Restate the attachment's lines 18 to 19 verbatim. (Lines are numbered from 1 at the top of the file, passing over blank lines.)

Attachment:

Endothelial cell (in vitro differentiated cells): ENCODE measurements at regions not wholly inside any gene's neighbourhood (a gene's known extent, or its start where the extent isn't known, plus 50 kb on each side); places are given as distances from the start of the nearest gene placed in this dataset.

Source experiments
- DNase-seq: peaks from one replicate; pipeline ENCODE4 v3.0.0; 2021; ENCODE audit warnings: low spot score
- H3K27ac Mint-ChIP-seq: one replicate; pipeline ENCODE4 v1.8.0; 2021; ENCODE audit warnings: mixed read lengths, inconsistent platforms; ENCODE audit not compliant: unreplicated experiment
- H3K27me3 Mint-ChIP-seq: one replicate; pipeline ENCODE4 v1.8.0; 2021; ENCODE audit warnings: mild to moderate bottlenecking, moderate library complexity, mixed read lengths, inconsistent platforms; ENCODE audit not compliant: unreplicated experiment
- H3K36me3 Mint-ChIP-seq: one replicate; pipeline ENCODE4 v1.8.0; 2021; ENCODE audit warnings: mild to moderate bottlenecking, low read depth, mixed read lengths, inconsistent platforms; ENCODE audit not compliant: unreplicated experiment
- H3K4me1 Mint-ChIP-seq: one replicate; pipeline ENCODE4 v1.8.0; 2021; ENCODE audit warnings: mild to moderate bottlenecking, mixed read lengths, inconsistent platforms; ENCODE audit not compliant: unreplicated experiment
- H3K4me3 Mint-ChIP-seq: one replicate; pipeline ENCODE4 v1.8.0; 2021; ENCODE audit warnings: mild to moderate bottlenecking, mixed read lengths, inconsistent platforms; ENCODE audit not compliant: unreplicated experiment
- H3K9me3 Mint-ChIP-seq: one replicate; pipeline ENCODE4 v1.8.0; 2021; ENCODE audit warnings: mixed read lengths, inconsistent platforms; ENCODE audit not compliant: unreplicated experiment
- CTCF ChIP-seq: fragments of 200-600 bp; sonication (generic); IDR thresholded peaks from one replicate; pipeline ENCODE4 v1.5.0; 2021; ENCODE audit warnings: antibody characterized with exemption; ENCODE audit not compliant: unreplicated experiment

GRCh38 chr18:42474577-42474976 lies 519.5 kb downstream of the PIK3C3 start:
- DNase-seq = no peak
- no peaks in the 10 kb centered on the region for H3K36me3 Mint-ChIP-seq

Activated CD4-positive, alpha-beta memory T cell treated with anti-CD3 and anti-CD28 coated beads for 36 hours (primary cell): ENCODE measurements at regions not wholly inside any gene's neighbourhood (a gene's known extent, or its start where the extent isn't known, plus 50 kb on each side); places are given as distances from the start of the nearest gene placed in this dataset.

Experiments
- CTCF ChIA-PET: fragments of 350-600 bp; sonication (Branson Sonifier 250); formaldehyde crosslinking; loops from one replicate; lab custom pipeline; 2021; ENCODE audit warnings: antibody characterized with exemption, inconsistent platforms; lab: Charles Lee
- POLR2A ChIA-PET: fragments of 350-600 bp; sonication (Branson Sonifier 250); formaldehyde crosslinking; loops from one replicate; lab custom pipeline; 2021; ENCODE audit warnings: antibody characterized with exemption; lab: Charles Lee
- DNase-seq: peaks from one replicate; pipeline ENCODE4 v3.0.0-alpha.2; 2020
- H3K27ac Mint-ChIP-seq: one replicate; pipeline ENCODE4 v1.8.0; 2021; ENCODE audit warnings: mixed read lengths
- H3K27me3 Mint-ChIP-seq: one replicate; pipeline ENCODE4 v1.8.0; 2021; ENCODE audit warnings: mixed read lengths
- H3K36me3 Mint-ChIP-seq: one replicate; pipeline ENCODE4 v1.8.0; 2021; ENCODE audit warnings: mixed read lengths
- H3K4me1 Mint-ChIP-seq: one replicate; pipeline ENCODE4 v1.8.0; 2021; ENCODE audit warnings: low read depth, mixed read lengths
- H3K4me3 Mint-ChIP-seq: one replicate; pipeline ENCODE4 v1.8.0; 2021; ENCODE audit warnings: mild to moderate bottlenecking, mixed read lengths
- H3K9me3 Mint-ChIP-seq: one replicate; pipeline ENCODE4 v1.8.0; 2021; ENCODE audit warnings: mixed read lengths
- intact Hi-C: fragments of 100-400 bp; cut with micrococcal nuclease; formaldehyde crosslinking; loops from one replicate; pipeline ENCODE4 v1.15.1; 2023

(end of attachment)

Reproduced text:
- DNase-seq: peaks from one replicate; pipeline ENCODE4 v3.0.0-alpha.2; 2020
- H3K27ac Mint-ChIP-seq: one replicate; pipeline ENCODE4 v1.8.0; 2021; ENCODE audit warnings: mixed read lengths